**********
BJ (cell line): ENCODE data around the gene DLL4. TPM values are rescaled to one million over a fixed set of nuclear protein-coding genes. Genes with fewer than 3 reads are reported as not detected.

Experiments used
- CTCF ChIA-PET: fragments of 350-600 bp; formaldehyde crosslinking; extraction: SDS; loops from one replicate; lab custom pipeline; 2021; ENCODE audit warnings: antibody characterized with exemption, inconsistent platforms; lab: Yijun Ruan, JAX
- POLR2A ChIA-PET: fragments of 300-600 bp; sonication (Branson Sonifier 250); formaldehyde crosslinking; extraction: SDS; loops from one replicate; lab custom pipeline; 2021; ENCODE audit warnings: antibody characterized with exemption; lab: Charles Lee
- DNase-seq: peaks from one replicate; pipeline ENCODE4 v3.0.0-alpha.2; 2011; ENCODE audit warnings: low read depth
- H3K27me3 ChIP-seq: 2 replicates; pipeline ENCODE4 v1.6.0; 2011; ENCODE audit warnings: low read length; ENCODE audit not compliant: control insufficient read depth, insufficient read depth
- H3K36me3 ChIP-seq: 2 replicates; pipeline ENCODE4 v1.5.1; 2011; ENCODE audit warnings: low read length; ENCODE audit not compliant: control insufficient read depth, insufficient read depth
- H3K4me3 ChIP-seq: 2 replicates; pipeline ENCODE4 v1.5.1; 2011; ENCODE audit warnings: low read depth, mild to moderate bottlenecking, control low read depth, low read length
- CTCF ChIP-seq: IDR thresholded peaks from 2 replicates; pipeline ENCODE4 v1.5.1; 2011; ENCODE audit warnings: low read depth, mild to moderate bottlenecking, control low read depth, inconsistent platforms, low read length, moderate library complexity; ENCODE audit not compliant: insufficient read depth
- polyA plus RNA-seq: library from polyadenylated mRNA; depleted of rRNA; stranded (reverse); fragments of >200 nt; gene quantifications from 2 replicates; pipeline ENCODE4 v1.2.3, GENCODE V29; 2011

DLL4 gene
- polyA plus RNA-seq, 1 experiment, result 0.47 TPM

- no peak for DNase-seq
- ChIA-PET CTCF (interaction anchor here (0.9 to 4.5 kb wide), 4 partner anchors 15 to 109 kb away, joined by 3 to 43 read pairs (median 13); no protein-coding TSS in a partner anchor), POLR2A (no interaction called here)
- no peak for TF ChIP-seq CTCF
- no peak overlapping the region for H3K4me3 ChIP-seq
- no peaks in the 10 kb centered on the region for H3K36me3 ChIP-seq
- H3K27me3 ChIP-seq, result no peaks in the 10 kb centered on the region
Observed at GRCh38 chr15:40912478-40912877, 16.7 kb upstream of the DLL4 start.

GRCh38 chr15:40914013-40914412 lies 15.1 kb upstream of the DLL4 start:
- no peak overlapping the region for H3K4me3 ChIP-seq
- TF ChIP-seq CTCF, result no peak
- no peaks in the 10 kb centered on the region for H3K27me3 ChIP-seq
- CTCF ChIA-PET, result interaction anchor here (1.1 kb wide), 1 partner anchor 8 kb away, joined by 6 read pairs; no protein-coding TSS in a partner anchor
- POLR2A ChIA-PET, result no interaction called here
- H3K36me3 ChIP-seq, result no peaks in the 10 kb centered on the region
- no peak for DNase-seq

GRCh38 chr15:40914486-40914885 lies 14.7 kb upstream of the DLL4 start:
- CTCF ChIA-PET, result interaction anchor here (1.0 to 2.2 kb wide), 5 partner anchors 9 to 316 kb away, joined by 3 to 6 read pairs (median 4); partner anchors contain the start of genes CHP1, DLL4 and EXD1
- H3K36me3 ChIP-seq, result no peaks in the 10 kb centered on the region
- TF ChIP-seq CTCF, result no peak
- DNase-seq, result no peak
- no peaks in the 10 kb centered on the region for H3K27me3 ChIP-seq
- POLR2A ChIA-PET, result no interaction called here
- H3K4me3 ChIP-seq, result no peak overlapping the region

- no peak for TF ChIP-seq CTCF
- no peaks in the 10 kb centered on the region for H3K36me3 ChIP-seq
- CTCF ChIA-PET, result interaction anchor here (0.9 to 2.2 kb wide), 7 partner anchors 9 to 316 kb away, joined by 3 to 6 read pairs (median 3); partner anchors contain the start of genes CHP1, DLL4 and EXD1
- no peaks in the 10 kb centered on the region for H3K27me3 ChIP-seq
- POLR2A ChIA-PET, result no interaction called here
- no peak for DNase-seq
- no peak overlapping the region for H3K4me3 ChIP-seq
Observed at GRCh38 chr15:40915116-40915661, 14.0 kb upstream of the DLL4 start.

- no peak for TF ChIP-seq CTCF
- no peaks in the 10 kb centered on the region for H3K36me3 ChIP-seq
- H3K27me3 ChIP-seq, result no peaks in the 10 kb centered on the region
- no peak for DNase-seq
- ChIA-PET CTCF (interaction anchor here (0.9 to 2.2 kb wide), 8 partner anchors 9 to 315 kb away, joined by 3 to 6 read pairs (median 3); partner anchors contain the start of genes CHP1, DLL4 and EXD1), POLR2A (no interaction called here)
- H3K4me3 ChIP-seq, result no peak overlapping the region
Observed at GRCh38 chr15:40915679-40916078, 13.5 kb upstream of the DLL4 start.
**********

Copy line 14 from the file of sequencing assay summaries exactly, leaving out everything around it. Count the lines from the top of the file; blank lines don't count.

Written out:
- ChIA-PET CTCF (interaction anchor here (0.9 to 4.5 kb wide), 4 partner anchors 15 to 109 kb away, joined by 3 to 43 read pairs (median 13); no protein-coding TSS in a partner anchor), POLR2A (no interaction called here)